To absorb all the incident light, thickness of the planar silicon solar cell should be of hundreds of microns. It leads to cost issues caused by need of silicon of high quality to extend diﬀusion length and collect generated carriers before they can recombine. To avoid the problem associated with need of high quality silicon, multilayer solar cells could be used. Multilayer cell consists in a number of parallel n and p layers with a thickness of the order of silicon diﬀusion length. In this cell generated carriers remain close to pn-junction and get collected before they can recombine.

Here we show how to simulate 2D multilayer using Microvolt. All used dimensions are showed at the image below. Case w=length/2 corresponds to the planar diode.

int main(int argc,char **argv){  string dir; // output directory  if(scInit(argc,argv,dir)<0)    return -1;  valtype length=2; // diode vertical length  valtype w=.2; // pn-junction position along diode length  valtype a=1; // period  valtype left_length=.4; // width if the layer  int hp=2; // number of half-periods in calculated box  valtype ndop=1e18; // n doping concentration, cm-3  valtype pdop=-1e18; // p doping concentration  valtype L=1; // diffusion length, mkm  valtype sr=1e5; // surface recombination, cm/sec  valtype dy=.02;    valtype dz=.02;    scMediumFactory left=getscSi(); // silicon  scMediumFactory right=left;  left.L[0]=right.L[0]=L;  left.dop=ndop;  right.dop=pdop;  Vector_3 sz(0,hp*a/2,length);  scExperiment task(0,sz);  task.SetResolution(Vector_3(0,dy,dz));  task.AddMediumRegion(right,new Region_3(),-1); // default medium  if(accomp(w,length-w)) // planar diode case    task.AddMediumRegion(left,GetHalfSpace(Vector_3(0,0,-1),w));  else{    for(int i=0;i<=hp;i+=2)      task.AddMediumRegion(left,GetPlate(Vector_3(0,1,0),-.5*left_length+i*a/2,left_length));    task.AddMediumRegion(left,GetHalfSpace(Vector_3(0,0,-1),w),1);    task.AddMediumRegion(right,GetHalfSpace(Vector_3(0,0,1),length-w),1);  }  task.SetPeriodicBoundaries(0x2); // set periodicity for y-dimension  Region_3 *BR = GetHalfSpace(Vector_3(0,0,-1),VEC_ZERO);  Region_3 *UR = GetHalfSpace(Vector_3(0,0,1),length-VEC_ZERO);  task.AddContact(BR,sr,sr,VEC_INFTY);  task.AddVoltageContact(UR,sr,sr,VEC_INFTY);  task.AddDetector("d",0,sz,iVector_3(1, hp*10, 20));  task.AddFluxPlane("j",2,sz[2]/2);  task.AddGeneration(new scLambertSpectrum(Plane_3(Vector_3(0,0,1),0),spectra_dir.c_str(),    "am1.5.in","si.nk",350,1240.8/left.Eg));  task.SetFluxIV("j");  task.Calculate(.02);  return 1;}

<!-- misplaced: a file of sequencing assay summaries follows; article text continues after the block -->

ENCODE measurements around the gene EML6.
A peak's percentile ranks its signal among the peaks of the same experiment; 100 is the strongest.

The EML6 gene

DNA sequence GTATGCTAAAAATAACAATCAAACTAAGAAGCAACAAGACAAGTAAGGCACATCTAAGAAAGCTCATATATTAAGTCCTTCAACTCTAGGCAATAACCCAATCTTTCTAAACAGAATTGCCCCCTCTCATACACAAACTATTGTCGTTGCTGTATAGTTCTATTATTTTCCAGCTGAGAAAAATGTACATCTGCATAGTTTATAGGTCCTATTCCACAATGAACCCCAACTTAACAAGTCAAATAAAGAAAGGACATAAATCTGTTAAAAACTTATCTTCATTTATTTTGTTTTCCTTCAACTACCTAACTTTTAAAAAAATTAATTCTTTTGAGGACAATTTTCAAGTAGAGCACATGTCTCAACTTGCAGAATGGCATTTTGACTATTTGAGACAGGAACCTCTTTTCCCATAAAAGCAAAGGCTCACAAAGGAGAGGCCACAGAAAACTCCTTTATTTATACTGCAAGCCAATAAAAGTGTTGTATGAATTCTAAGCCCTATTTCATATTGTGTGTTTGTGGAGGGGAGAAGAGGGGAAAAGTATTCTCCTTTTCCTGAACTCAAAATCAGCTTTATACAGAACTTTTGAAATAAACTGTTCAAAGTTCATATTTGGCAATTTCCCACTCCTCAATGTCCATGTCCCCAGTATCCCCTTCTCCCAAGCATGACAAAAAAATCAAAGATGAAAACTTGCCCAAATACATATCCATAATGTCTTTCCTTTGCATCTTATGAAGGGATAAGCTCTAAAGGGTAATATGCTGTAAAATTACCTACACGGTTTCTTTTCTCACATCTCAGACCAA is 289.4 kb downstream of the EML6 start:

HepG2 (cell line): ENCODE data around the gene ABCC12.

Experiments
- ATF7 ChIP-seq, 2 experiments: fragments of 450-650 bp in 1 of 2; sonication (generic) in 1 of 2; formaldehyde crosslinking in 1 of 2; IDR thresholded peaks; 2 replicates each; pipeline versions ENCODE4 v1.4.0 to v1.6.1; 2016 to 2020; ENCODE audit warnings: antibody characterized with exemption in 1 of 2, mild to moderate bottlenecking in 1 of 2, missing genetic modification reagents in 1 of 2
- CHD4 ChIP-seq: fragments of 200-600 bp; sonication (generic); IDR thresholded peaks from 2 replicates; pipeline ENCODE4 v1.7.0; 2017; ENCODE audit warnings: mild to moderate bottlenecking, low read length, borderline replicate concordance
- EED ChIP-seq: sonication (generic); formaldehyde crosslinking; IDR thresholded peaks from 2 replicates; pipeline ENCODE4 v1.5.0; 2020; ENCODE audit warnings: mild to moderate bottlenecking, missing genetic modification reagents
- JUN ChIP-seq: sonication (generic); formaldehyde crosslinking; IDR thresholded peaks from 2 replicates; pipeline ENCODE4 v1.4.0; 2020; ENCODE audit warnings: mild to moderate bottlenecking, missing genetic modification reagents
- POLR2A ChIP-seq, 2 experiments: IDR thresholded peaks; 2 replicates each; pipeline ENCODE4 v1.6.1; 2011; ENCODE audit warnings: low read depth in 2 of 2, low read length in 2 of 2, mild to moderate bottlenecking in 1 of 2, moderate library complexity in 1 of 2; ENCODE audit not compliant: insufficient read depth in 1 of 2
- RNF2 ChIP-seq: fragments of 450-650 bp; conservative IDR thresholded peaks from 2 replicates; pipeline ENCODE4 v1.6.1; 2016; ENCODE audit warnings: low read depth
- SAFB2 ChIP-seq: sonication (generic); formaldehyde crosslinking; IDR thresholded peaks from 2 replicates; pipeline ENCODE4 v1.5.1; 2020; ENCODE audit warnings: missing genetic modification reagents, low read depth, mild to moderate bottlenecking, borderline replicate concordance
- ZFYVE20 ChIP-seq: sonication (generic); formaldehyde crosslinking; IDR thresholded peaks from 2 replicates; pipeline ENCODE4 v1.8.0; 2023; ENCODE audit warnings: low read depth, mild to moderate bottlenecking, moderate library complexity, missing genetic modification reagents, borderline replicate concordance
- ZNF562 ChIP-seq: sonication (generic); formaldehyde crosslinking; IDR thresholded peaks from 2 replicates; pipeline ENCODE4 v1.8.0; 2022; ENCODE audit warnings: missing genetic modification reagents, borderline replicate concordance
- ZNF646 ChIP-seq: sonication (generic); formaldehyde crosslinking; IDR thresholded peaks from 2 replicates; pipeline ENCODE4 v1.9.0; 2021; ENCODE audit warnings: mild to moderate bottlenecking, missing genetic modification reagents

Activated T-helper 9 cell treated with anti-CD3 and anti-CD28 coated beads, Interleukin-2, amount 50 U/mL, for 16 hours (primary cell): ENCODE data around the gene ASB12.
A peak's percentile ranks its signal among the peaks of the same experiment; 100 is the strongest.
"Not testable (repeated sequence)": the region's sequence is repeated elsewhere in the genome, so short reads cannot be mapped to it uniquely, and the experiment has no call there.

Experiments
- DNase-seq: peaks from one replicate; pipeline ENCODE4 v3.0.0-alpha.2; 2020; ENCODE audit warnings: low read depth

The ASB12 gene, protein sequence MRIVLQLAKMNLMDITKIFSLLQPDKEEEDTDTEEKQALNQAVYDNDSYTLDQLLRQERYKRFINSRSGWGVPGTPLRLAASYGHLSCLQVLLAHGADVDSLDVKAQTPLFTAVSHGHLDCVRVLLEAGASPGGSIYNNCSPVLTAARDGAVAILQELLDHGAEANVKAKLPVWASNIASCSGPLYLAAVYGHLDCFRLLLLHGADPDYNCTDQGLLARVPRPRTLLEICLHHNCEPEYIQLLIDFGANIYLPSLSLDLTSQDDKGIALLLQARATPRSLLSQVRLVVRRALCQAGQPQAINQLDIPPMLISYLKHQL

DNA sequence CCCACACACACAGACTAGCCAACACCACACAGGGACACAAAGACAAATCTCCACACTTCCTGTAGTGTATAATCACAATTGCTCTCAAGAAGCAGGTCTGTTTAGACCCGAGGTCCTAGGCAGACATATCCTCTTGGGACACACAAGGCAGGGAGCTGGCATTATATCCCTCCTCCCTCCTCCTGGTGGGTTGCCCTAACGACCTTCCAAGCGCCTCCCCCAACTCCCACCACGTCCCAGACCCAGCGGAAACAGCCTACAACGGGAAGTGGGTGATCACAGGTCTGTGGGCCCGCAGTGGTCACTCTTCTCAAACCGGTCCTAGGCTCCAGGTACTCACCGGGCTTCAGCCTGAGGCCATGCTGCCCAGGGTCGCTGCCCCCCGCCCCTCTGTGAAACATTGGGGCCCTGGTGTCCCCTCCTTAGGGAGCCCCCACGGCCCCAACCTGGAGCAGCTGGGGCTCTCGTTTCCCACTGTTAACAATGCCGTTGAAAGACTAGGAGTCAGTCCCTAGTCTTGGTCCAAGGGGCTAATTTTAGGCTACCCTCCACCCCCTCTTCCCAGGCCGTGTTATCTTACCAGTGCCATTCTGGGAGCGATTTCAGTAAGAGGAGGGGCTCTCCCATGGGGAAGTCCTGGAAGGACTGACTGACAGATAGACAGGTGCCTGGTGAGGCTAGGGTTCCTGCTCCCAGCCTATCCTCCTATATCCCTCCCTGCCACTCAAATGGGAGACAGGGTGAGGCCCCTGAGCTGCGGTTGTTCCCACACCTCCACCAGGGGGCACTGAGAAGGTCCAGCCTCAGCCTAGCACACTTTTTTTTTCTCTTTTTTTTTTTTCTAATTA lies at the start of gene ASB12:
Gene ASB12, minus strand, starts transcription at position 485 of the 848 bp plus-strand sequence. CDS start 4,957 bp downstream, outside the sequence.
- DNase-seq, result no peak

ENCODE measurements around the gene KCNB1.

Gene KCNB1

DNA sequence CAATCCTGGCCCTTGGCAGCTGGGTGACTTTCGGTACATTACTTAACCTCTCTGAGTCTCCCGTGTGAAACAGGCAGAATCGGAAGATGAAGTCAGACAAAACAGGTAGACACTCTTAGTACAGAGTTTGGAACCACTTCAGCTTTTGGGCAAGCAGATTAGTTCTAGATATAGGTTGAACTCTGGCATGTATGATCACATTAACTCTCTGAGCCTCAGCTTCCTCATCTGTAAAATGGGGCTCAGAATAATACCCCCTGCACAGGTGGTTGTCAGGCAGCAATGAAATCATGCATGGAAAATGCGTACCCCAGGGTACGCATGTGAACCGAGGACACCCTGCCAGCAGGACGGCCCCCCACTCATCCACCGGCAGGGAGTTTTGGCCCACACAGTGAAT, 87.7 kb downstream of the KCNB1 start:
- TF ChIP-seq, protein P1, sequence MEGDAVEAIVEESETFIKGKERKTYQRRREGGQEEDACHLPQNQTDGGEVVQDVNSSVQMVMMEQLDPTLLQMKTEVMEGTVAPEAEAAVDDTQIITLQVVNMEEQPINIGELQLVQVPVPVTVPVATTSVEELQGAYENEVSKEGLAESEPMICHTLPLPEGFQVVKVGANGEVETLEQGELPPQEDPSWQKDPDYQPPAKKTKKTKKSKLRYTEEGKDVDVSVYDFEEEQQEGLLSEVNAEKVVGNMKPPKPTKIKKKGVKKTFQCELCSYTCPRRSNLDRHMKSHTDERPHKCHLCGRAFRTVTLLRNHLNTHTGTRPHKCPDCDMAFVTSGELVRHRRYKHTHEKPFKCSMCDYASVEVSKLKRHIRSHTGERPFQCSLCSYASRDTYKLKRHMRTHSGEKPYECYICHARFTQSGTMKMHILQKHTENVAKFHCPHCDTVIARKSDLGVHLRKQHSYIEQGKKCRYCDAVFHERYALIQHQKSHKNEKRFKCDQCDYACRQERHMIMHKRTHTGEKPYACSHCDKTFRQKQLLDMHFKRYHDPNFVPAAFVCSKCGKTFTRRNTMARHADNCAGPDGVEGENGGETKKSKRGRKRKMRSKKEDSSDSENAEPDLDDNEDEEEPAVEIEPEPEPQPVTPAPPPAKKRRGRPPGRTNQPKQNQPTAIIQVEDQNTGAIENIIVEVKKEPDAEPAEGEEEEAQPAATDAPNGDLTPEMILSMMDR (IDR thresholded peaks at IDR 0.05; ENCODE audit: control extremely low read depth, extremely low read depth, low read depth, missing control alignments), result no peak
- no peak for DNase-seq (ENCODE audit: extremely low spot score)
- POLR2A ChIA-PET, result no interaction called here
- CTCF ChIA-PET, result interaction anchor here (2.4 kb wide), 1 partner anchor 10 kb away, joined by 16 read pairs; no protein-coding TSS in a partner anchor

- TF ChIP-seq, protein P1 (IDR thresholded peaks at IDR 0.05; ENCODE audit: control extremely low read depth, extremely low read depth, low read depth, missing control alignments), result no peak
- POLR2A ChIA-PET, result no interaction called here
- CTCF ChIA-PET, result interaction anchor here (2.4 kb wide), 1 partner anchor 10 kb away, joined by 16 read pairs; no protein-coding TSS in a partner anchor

Note that you can specify arbitrary number of half-periods (hp) inside the calculated box. We use hp=2 to simulate one period.